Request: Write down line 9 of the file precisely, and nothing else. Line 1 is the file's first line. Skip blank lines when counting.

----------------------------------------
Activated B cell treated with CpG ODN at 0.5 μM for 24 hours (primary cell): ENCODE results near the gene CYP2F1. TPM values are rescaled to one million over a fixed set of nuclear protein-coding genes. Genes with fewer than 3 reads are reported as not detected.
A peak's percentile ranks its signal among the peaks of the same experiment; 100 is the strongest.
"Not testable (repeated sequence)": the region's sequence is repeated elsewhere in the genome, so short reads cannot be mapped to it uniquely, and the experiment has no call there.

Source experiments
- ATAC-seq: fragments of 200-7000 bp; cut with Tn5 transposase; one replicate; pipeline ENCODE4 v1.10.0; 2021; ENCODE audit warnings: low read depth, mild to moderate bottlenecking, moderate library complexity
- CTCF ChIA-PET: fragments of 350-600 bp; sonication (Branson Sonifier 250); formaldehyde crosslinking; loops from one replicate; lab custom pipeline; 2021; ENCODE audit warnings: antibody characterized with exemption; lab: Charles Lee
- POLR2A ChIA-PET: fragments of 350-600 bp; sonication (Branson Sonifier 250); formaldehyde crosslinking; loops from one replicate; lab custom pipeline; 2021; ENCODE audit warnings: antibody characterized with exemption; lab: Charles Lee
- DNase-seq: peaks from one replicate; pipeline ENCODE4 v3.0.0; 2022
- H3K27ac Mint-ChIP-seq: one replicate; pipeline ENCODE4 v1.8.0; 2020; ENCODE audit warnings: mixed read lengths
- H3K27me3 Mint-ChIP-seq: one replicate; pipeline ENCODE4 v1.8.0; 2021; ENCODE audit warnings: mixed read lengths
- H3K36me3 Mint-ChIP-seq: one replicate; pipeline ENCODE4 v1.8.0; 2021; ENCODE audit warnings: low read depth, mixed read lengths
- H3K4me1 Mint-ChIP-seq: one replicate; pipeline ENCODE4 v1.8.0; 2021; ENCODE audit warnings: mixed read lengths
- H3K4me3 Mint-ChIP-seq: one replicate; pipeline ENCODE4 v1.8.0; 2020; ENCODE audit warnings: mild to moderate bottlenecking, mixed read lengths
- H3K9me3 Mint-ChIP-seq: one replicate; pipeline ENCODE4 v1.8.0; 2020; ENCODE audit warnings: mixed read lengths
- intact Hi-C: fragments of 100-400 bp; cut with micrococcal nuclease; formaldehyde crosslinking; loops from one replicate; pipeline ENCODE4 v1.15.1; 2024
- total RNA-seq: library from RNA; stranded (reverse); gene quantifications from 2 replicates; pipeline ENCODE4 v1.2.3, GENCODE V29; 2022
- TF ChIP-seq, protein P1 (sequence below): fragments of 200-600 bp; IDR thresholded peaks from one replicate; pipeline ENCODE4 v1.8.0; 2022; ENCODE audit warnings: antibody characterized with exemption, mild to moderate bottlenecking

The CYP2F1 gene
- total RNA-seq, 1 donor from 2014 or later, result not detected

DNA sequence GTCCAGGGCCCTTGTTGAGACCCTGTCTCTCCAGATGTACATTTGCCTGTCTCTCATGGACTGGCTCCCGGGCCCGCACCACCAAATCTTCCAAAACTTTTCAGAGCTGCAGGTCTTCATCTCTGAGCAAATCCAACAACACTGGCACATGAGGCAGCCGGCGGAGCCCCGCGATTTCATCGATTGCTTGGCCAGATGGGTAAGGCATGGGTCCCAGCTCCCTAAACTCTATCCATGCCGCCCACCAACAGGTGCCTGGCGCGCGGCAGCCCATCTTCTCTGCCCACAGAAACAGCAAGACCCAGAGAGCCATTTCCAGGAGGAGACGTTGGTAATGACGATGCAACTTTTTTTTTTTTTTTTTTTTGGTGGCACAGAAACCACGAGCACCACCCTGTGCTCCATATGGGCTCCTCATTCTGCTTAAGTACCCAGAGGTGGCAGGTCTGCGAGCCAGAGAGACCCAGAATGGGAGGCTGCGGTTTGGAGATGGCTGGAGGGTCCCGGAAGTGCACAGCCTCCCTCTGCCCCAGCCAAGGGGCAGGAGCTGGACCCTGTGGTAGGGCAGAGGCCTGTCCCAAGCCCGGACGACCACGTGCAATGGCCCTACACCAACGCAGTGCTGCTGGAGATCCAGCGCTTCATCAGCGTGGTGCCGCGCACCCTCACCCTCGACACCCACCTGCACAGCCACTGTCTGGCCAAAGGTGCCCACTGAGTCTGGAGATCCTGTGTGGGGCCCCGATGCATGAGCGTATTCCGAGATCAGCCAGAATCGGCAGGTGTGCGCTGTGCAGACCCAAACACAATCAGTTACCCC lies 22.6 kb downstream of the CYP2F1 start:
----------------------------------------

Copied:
- H3K27ac Mint-ChIP-seq: one replicate; pipeline ENCODE4 v1.8.0; 2020; ENCODE audit warnings: mixed read lengths